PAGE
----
Something happened last weekend that caused me to spend a bit more time than usual in quiet reflection.
You see, someone that I knew recently passed away. He wasn't an immediate family member, but I would consider him to be family. While I don't feel that I have a right to mourn him because I met him only a handful of times (and I certainly don't pretend to know what his family must be going through) - it surprised me just how deeply my heart ached when he passed, given that I could count on one hand the number of times we came into contact with one another.
I think that speaks volumes of the type of human being he was, given that he made such an impact in my life with having only a few short encounters. A true measure of the character anyone should aim to have while living their years out on this planet.
The first time I met him was in New York. A wedding had brought us both to the same city and I met him at a gathering for family and friends. He had almost a magical twinkle in his eye and the type of energy that draws you in, one that was honest, trustworthy and welcoming. Though it was the first time I met him, he immediately felt like family. (He would be soon enough, given that his son was engaged to my sister.)
He had this ability to make you feel both important and special when you spoke to him, as if when you spoke, you were the only person in the room. When he spoke his stories were filled with passion, excitement and enthusiasm as if he saw he life as one big beautiful gift and opportunity. He listened, and I mean really listened. Not like the majority of people who makes it very apparent they are focused less on what you are saying and more on what they'll contribute to the conversation as soon as you're finished. To be honest, I could have been talking about the ice cubes in my drink and he would have been fascinated - simply because he expressed genuine excitement, passion and interest for anything that you, yourself found interesting - a rare and special trait to possess in our current world of distraction and often self-serving tendencies. Regardless of the mutual love we both shared for his son and my sister, I was drawn to him because of his charisma, his charm, his curiosity and his compassion that he demonstrated towards everyone in the room.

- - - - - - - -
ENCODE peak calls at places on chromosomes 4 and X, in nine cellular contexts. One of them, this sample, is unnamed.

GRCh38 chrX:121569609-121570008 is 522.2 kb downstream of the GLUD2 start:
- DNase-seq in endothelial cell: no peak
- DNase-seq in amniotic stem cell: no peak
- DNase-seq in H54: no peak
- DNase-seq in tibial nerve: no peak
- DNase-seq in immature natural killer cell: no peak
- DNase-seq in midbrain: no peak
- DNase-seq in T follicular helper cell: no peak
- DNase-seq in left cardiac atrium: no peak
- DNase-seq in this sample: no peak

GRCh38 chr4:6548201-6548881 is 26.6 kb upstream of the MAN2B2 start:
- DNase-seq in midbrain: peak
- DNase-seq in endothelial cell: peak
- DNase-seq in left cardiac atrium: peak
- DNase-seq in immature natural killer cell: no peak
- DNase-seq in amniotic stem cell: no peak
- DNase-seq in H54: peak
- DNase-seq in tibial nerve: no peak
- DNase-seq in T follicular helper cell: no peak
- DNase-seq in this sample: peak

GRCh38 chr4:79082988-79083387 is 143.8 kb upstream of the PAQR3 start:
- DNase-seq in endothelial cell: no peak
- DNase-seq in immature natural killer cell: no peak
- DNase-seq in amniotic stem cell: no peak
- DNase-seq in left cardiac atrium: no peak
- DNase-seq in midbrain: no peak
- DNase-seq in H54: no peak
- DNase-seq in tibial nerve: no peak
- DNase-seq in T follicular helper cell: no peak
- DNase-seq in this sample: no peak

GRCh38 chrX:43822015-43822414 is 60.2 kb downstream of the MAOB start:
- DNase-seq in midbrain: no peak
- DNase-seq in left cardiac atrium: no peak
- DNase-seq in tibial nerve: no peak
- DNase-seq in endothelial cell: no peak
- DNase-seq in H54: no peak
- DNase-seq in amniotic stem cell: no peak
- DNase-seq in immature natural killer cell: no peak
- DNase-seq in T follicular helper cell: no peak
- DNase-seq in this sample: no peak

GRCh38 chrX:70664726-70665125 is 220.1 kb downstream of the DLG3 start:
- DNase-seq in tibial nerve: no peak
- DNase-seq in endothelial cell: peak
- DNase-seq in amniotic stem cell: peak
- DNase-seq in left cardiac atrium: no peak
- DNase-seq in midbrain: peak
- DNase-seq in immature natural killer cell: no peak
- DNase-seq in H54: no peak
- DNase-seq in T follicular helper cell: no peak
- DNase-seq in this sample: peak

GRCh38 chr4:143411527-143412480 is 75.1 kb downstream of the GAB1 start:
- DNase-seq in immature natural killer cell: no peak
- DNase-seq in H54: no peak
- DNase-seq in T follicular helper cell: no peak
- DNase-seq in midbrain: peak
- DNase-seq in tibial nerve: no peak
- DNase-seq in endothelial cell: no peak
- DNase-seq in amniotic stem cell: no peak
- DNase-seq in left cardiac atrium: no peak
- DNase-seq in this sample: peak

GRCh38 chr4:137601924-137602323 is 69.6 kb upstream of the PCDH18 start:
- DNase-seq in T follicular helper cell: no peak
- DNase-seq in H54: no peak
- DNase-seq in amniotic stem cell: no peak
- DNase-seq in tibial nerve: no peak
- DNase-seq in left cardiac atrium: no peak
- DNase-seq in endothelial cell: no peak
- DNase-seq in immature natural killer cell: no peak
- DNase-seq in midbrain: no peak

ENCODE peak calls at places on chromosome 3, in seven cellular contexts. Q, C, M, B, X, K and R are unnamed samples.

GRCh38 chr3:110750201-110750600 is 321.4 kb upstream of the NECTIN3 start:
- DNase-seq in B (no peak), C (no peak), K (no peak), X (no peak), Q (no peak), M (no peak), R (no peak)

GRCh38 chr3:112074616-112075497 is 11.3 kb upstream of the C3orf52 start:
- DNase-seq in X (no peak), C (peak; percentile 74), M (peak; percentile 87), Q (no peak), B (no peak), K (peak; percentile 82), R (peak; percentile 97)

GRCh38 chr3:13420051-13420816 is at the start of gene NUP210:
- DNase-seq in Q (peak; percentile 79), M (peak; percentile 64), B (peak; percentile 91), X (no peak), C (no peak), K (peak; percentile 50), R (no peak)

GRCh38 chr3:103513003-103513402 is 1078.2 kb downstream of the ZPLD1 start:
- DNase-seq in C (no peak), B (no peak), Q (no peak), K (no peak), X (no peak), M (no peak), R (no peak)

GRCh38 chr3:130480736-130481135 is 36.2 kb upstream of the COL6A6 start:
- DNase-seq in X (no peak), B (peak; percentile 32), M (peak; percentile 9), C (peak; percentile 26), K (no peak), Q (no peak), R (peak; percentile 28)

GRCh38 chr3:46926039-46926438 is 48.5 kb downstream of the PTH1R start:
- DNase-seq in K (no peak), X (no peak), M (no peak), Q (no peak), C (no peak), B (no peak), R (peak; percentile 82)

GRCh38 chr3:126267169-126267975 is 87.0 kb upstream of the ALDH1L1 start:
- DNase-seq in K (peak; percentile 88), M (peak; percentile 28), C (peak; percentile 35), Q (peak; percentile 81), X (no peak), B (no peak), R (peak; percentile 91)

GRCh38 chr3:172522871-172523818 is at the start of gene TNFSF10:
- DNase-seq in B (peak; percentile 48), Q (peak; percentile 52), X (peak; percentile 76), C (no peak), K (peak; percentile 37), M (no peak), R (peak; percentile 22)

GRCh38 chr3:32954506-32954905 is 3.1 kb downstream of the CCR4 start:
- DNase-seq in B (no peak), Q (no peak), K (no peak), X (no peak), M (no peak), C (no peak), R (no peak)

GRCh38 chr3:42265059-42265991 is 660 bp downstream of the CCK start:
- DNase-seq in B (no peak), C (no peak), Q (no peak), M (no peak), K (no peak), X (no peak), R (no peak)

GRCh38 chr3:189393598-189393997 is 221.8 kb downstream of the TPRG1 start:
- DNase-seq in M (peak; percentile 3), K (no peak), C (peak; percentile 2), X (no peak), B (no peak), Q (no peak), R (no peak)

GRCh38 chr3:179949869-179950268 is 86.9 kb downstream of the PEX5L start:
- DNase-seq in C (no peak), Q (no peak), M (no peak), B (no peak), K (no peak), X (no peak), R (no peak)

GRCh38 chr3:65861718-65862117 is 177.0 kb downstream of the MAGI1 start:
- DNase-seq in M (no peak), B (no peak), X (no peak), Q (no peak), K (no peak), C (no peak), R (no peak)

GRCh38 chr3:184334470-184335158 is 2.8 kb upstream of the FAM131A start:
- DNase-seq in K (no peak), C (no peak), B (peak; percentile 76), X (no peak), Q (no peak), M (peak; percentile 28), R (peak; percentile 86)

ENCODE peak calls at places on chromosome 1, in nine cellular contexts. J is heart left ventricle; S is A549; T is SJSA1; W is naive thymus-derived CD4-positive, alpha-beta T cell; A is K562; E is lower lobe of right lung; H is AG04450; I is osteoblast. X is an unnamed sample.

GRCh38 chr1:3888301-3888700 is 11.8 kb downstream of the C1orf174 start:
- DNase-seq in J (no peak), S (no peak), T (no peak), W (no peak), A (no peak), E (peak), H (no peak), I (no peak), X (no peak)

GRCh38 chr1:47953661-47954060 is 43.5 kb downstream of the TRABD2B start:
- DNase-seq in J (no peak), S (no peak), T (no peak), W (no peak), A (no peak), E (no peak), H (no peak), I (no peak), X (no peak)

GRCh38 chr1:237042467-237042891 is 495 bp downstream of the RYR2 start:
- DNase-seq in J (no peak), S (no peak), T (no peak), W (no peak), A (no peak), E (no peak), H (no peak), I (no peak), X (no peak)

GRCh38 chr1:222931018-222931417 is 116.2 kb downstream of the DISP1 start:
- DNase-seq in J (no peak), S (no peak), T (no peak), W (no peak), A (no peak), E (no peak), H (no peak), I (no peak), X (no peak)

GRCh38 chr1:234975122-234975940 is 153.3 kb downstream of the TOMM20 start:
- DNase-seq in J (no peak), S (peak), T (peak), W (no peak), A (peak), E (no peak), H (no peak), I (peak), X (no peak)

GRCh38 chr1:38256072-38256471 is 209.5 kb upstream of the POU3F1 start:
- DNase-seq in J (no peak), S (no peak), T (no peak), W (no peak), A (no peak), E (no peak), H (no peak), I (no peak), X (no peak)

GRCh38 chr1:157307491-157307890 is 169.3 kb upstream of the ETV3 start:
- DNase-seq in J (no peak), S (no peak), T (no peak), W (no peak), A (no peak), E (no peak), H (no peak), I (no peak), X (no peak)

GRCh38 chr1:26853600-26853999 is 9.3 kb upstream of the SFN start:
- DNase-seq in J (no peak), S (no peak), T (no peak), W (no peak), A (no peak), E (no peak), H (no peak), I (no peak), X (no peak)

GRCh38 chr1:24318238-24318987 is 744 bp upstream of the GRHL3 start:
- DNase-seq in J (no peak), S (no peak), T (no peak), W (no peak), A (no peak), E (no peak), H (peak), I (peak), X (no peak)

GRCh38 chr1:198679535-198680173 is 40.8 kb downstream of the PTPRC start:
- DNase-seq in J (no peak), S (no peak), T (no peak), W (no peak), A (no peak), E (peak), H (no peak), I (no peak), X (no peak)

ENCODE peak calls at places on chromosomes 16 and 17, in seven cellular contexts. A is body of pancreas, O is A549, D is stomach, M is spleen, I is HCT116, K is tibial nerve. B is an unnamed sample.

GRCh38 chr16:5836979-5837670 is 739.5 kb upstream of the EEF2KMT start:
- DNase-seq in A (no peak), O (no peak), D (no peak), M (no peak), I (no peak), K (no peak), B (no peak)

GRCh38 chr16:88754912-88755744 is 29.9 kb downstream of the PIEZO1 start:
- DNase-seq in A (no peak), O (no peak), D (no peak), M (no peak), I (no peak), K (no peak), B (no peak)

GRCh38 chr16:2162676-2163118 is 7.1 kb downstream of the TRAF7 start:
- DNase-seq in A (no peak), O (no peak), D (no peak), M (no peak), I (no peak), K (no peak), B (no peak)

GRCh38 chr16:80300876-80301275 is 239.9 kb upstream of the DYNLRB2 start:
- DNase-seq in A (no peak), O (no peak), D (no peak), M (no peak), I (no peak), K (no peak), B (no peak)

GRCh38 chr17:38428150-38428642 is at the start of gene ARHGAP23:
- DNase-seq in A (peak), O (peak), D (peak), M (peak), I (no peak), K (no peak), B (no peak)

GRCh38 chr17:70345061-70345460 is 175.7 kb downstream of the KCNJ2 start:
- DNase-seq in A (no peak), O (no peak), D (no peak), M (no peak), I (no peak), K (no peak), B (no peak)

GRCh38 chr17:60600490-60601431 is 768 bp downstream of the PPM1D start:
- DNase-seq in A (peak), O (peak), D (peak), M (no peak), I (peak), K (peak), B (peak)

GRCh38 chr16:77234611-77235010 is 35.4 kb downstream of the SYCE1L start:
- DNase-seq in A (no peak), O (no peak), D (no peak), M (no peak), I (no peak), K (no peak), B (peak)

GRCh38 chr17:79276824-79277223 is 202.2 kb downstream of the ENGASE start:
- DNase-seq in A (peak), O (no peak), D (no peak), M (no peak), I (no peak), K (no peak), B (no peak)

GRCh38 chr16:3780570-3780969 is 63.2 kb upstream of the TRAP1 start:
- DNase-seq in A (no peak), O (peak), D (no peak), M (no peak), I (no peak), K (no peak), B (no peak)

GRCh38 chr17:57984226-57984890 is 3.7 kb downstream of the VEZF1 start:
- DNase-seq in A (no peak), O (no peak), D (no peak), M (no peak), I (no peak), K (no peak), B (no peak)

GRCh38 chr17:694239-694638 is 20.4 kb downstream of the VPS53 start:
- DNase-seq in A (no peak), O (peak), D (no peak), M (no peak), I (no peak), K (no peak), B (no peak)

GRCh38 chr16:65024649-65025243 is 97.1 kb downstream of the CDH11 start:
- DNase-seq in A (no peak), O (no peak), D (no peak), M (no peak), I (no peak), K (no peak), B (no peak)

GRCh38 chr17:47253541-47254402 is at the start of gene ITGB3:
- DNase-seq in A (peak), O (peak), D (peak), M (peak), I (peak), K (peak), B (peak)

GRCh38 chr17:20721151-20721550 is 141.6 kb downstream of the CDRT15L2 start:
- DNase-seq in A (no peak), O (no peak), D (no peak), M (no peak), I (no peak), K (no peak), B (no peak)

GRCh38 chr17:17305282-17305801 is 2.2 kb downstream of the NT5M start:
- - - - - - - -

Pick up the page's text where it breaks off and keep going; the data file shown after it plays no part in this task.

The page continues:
It was evident where my future-brother-in-law had gotten these rare and special traits that I admired so much, and I looked forward to further getting to know the man - I felt - had so many more stories and lessons to share.
A year later, a new job opportunity brought me to the same city where he lived. I was working my way up in the corporate sector, (and knowing absolutely no one in the city) I decided to reach out to him to "pick his brain" and gain some wisdom as to how he thought I could work my way up in the industry. I heard he was as wise and successful as he was kind, and had a passion for networking and connection.
He agreed to meet with me over breakfast at a quant little restaurant near his home. The sky was overcast, it was raining and the streets were littered with damp leaves and puddles, yet the man bore a bright, warm and excited expression as we made our way through the doors. He pointed to a table by a window before stopping to share a smile and a handshake with some people he knew before settling into a seat and removing his hat. After ordering, he looked into my eyes with that same familiar twinkle and welcoming smile that I experienced in New York (an expression - I anticipated - could only be worn by someone living a life that was truly and irrevocably rich and full with love)
He started by apologizing for stopping at the tables to say hello. (As if kindness and compassion was something to apologize for) before beginning to share with me how he knew them. This of course, led to stories of other acquaintances, friends, and fascinating tales about his life, his family, his past and personal experiences that you would think could only be possible in movies. The stories and lessons he shared gave me a small snap shot into his character and life. It was evident that he treated the people around him with kindness, compassion and with nothing but the highest level of integrity. I got the sense that when he gave his word, made a commitment, and put his mind to something, he would give nothing short of 100% of himself to the cause. I gathered that he was one of those rare and special, "all or nothing" type of people. Not only in his career, but with his family, as a husband, a father, a friend, and clearly with every person he met judging by the number of people that would approach him in the restaurant simply to shake his hand, say hello (and in one man's case - walk past the restaurant and enthusiastically tap on the window to get his attention, with a grin that creased his face from ear to ear).